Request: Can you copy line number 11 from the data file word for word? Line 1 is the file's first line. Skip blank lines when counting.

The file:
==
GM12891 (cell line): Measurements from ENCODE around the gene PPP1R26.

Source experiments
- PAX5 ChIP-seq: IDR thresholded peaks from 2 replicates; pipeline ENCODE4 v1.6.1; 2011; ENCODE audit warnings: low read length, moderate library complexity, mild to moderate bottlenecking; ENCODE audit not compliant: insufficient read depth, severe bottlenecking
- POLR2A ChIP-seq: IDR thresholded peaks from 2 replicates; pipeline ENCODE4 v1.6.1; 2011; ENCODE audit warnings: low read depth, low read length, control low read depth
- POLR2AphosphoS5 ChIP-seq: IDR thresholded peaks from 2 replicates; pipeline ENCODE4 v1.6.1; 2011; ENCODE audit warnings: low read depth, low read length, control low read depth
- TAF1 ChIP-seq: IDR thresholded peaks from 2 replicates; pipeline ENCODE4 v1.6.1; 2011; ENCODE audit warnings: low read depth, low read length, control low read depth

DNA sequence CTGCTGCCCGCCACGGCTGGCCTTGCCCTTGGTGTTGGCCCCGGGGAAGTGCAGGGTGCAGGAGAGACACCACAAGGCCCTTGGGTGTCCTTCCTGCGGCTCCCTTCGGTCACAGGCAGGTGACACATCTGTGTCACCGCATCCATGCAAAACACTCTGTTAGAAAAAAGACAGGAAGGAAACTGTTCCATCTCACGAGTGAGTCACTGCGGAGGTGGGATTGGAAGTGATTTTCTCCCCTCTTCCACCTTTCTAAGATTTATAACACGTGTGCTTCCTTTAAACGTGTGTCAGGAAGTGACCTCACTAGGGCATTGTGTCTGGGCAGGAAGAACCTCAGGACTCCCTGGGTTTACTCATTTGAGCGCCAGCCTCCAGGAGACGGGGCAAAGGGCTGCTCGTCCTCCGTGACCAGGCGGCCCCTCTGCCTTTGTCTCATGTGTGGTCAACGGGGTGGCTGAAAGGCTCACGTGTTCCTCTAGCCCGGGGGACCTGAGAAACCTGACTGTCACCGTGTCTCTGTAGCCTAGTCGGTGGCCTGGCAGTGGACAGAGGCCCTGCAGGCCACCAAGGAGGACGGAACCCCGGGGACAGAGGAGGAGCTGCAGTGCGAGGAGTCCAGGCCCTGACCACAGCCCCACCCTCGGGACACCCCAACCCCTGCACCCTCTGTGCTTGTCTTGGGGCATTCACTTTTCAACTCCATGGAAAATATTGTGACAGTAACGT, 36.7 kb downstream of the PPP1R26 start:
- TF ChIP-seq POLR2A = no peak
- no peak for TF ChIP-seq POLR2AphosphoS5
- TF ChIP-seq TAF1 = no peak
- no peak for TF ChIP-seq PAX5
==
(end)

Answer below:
- no peak for TF ChIP-seq PAX5